1936-45: Nemesis.
By Ian Kershaw.
Illustrated. 1,115 pp. New York:
W. W. Norton & Company. $35.
HITLER was a crushing bore, the last person you would wish to meet, a dinner party guest from hell. His breath stank, and his hobbyhorses -- the Jewish conspiracy, the Bolshevik threat, the German destiny, the treachery of almost everyone -- were trotted out at the slightest opportunity, interminably, madly, tediously. True, he managed to charm the odd English socialite; some of the Mitford sisters found him an absolute sweetie. But as the war dragged on, even his most loyal courtiers could hardly bear to have lunch with him. Then, of course, to be a bore is one of the perks of tyranny. You have a captive audience. The interesting thing about Hitler, however, is not so much his own personality but the effect he had on others.
How was it possible for this uncouth Austrian crank to turn so many people toward barbarism? Various explanations have been offered. A nation of poets, romantics and opera lovers was seduced by Hitler's demonic powers. Or perhaps the nation of poets and thinkers already harbored genocidal feelings toward the Jews, and all Hitler had to do was tap that well of poison. There are also those, beyond the pale of respectable historiography, who believe that Hitler was a relatively decent man who had no idea what savagery people got up to in his name.
Ian Kershaw, who has now completed the second and final volume of his superb biography, ''Hitler. 1936-45: Nemesis,'' will have none of the above. Not all Germans had genocide on the mind, and Hitler was neither a genius nor an innocent, and certainly not decent. Like most historians, Kershaw, the head of the department of history at the University of Sheffield in England, believes that the condition of the German nation had much to do with Hitler's rise. The national sense of self-pity, after wartime defeat and economic catastrophe, could be whipped into a frenzy, and the erosion of organized religion could place spiritual yearnings where they did not belong, in leadership cults and the like.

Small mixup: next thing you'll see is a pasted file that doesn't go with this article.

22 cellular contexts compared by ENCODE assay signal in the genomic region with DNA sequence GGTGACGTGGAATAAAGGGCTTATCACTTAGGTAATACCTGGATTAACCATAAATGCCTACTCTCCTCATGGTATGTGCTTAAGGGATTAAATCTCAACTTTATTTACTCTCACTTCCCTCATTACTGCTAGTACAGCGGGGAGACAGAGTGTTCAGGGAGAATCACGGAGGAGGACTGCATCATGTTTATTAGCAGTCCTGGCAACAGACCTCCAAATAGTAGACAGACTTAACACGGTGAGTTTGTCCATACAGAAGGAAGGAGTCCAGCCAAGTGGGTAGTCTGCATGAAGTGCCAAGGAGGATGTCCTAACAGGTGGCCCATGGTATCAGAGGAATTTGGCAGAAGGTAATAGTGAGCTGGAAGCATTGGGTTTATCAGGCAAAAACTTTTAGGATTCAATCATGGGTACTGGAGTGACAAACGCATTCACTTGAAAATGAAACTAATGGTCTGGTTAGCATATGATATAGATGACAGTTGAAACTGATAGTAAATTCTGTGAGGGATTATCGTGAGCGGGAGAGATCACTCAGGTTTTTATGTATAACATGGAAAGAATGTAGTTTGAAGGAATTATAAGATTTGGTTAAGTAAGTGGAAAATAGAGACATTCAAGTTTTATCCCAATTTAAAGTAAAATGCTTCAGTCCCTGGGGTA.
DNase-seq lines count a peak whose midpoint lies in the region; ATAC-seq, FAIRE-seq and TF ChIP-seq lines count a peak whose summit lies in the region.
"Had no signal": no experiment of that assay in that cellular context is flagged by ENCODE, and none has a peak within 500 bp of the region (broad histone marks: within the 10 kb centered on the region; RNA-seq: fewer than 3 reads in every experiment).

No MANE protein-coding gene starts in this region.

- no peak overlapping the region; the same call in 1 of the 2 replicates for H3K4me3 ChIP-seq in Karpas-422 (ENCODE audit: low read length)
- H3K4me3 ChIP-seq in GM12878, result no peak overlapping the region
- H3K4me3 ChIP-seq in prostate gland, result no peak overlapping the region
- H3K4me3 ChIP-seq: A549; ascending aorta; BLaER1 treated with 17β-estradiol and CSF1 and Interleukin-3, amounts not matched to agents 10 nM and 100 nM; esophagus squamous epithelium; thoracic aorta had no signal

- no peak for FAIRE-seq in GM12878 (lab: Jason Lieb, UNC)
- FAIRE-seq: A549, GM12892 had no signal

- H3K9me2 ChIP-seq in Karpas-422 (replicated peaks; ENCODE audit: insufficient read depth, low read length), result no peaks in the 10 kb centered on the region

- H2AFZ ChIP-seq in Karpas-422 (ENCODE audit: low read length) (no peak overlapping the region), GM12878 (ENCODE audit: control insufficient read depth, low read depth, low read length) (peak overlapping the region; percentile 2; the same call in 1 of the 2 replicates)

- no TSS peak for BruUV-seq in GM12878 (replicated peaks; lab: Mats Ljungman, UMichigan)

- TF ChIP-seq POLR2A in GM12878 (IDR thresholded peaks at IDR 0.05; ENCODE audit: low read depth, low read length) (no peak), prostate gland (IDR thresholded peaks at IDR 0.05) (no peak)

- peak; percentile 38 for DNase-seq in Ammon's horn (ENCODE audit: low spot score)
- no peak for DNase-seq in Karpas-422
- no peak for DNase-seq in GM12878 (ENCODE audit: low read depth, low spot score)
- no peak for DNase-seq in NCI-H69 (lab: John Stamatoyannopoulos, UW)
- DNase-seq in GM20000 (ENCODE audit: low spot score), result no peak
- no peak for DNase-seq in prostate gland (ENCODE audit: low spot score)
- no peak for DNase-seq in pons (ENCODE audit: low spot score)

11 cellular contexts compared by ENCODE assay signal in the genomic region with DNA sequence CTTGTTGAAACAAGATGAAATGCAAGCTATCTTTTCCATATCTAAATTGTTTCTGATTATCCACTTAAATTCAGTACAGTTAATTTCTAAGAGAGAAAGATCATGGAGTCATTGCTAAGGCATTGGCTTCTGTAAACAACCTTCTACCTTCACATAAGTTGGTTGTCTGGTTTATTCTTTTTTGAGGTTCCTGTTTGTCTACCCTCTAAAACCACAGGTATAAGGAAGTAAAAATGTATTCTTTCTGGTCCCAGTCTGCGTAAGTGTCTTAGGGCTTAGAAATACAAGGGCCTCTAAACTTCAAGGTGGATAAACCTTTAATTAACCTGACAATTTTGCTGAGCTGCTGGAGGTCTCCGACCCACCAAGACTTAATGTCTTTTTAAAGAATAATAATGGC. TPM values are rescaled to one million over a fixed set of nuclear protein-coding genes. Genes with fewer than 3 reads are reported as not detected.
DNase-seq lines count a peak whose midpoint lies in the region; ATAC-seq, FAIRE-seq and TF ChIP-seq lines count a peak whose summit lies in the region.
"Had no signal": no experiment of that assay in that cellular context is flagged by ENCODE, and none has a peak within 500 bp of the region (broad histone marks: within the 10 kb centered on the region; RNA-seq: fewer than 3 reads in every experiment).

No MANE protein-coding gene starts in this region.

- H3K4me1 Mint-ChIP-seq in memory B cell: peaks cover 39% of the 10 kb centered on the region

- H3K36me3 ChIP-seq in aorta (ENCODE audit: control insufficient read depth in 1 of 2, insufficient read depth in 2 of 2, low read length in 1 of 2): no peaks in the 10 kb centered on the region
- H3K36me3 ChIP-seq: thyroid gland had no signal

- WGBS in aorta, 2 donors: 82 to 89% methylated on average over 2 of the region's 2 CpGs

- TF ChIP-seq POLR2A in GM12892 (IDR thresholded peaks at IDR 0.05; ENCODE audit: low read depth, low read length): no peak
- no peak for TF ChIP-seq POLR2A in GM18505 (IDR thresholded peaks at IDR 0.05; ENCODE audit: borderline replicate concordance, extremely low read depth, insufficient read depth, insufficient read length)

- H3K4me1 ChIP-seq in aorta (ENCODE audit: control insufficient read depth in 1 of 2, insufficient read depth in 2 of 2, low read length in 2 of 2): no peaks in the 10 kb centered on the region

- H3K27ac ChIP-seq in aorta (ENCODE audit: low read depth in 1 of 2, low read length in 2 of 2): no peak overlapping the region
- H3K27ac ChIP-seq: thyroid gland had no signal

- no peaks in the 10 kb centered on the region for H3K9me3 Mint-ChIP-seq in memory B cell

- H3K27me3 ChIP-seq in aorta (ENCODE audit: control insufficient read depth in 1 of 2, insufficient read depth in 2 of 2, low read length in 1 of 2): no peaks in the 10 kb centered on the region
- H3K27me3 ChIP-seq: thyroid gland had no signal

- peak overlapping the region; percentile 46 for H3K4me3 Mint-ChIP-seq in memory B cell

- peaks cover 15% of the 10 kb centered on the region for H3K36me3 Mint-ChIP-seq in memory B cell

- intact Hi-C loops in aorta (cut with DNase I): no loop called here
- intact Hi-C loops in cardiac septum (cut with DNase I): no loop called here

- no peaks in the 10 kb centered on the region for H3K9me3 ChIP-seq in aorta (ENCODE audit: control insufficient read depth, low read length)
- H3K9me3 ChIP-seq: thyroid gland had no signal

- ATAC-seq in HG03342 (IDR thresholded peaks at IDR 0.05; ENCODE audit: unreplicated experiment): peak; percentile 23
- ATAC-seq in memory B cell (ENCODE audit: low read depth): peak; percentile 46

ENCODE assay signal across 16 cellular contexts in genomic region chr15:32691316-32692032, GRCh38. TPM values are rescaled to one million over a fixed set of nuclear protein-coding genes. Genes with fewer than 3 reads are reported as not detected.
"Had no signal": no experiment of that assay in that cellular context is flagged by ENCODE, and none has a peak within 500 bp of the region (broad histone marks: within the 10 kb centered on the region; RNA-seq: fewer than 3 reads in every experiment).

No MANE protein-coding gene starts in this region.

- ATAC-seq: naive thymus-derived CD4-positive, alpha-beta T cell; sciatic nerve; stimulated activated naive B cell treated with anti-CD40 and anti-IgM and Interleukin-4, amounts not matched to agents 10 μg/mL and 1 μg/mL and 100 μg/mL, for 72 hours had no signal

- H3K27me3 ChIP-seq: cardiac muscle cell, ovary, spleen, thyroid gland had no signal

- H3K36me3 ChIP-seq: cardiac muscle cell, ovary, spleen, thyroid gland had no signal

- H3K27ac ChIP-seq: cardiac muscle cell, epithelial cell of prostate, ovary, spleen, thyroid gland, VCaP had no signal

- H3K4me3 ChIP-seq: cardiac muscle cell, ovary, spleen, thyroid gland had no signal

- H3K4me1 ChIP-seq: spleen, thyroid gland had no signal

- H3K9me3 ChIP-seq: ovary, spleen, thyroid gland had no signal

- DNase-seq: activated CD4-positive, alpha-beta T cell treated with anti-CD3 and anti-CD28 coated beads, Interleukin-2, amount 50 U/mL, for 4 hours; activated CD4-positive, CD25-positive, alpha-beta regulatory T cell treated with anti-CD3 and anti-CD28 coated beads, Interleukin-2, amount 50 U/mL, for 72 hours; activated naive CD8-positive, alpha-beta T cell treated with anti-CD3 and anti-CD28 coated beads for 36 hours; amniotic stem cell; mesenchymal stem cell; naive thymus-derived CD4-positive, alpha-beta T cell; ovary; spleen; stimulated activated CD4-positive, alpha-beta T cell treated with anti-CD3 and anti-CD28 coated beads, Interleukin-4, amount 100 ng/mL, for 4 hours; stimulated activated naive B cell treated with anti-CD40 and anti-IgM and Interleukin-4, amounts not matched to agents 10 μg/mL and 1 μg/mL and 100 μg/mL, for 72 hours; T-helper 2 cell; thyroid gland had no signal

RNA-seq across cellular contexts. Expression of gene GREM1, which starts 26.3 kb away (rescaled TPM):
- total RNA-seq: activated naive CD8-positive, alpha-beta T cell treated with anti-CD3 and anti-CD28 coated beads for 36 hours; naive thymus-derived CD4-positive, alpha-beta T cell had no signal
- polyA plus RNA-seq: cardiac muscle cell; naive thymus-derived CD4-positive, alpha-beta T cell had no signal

As Kershaw says, ''The rise from the depths of national degradation to the heights of national greatness seemed for so many (as propaganda never ceased to trumpet) to be a near miracle -- a work of redemption brought about by the unique genius of the Fhrer.'' If Hitler had one outstanding talent, or perhaps one should say instinct, it was an unerring sense of other people's weaknesses: their irrational fears, their vanities, their greed and their bloodlust. He was sensitive to these things because he shared them to an extreme degree. In the second half of the 1930's, Hitler gave most Germans what they wanted: victories abroad, a pumped-up economy, revenge on imaginary enemies and grand spectacles to celebrate the quasi-erotic ecstasy of belonging to a master race.
What he did on a large scale, he did for individuals too. He gave his generals -- most of whom he never trusted, and often detested -- all the arms and men they wanted. He offered the industrialists untold riches. Old comrades were loaded with titles, money and vast powers; nightclub bouncers and beer hall bullies suddenly found themselves living in grand palaces, lording it over millions of people. Mediocre scholars, artists and intellectuals were treated as geniuses, while more gifted men and women were persecuted as racial inferiors and degenerates. No wonder things looked good to most Germans in 1936, when the world came to Berlin to party beneath the Nazi banners at the Olympic Games. That is, things looked good if you were able to look away from less agreeable aspects of the new regime. And most Germans looked away.
Hitler, as Kershaw describes him, had the perfect personality for the successful cult leader. He was a malign guru, allowing his followers to project their fantasies onto him. His asexual, aloof, hollow personality probably helped. He lived vicariously through the crowd, soaking up its energy.
Kershaw's brilliant account is a depressing book to read, not only because of what it tells us about Hitler but also because of what it says about the masses who followed him. The greasy opportunism of his generals and paladins is bad enough. But there is something particularly revolting about the idea of 20,000 people crammed into Berlin's Sportpalast one night in 1938 bellowing ''Fhrer command, we will follow!'' after listening to Hitler rant hysterically about the need to stop the Czechs from ''exterminating Germandom.''